Preaching as an act of devotion, an act of worship, and even preaching as obedience to God’s Word and as obedience to his calling on our lives – these could all be added.  But the bottom line surely is this: as we take stock of our own motivation in preaching, are we still gripped and driven by a vertical responsiveness?  This can so easily grow dull or become corrupted by a self-elevation and self-worship. Surely the best thing to do here is to spend time on our face before God and ask Him what our motivations are (ask yourself and you may respond with a lie!)

2. Because we love others.  Loving God shapes our loves to conform to his.  He deeply loves the people who will sit in the church on Sunday, or who will visit for the guest event, and so gradually our love for these people grows too.  We want to serve them by offering the very best news there is.  We want to preach because people need to hear the good news – both those who still live as dead in the realm of darkness, and those who are in the family, but feel the constant pull of the flesh toward self-reliance.  We preach because we want others to have the joy that comes from not only receiving, but also spilling to others according to the way God made and wired them.

Love the Lord, love your neighbour . . . simple.

Hershael York: The Book of Acts and Us

HYorkDr Hershael York is the Senior Pastor at Buck Run Baptist Church in Frankfort, Kentucky.  He is also the Victor and Louise Lester Professor of Christian Preaching at The Southern Baptist Theological Seminary in Louisville.  I really appreciated his books Speaking with Bold Assurance (2001), that Hershael co-wrote with Bert Decker, and Preaching with Bold Assurance (2003).  I am really thankful for this post on the enduring relevance of Acts for us as preachers in today’s world – a reality I hope is demonstrated in Foundations (forthcoming from Christian Focus).  Over to Hershael:

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The New Testament epistles would leave us puzzled and perplexed if we only had the gospels without the book of Acts. We would not know how the gospel advanced to the Gentiles, who Paul is, when Christianity spread from Jerusalem to the world, or even why the church took shape and functioned as it did. Perhaps most significantly, we would not know the components and contours of apostolic preaching.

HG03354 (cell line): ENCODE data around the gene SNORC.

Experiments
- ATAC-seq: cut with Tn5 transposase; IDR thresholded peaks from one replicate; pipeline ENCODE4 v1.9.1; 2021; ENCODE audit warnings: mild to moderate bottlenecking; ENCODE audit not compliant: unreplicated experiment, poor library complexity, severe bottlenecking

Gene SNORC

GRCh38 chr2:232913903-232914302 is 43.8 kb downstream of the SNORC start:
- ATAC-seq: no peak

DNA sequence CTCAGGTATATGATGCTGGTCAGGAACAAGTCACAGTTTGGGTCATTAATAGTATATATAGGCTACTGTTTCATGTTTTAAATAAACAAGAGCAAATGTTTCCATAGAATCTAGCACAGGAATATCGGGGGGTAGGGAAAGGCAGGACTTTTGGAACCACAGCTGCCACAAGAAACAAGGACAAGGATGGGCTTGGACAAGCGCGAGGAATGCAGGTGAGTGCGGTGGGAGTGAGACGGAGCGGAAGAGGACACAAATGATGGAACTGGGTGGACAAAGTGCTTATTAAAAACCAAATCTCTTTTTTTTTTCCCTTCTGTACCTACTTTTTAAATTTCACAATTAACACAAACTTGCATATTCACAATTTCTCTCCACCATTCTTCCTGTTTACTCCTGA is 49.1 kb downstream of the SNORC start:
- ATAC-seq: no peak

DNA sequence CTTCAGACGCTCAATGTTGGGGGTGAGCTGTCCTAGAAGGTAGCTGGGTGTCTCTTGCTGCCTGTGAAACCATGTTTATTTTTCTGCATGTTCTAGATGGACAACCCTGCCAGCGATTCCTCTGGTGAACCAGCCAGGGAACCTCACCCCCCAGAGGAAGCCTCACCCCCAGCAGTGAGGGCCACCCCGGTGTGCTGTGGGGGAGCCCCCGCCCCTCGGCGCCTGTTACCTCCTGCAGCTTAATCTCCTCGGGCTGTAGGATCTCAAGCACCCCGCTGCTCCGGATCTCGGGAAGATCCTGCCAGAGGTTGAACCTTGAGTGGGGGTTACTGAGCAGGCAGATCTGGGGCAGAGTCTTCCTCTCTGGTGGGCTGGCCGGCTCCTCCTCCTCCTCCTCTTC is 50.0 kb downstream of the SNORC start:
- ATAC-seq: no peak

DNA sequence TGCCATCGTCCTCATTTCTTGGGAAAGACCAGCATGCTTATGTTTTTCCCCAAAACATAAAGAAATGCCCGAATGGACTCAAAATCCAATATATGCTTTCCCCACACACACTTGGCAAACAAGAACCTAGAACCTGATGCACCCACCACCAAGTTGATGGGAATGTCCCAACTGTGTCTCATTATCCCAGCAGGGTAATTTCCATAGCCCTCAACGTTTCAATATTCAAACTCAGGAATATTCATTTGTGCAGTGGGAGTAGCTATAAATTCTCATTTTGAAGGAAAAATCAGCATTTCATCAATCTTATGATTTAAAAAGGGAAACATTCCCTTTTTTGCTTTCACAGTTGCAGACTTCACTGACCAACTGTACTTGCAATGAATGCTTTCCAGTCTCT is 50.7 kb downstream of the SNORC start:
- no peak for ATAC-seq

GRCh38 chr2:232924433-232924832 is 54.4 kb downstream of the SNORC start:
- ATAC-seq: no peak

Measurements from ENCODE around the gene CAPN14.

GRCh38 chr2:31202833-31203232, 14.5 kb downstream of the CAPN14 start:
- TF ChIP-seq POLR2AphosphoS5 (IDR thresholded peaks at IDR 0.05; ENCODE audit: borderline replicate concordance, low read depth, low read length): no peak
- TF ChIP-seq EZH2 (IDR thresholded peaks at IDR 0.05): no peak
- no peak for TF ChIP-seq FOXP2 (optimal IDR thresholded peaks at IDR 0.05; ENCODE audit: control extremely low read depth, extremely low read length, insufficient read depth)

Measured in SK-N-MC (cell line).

About half of the Book of Acts consists of speeches, discourses, and letters. In fact, like the Greek historian Thucydides, Luke actually moves the narrative forward through careful reconstruction of speeches by followers of Christ and their opponents. He records eight addresses delivered by Peter, Stephen’s lengthy sermon that enraged the Sanhedrin, Cornelius’s brief explanation, a short authoritative address by James at the Jerusalem Council, the advice of James and the elders in Jerusalem to Paul, and nine sermons and speeches by Paul. Clearly Luke believes that what the church said impacted what they did.

But Luke is more than a historian. He is also a theologian. He is not merely recording the words spoken, but the heart of the Christian message, the kerygma, that Jesus Christ is the fulfillment of God’s promise of salvation, Lord of Heaven and Earth, and that his crucifixion and resurrection provides redemption from sin for all who will repent and believe.